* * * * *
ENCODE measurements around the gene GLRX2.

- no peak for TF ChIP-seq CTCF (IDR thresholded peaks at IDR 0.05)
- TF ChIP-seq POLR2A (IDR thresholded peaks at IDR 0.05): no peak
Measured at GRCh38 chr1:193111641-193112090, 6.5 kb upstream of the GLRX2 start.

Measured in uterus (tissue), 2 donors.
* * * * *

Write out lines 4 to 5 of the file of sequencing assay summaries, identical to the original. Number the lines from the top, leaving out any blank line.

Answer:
Measured at GRCh38 chr1:193111641-193112090, 6.5 kb upstream of the GLRX2 start.

Measured in uterus (tissue), 2 donors.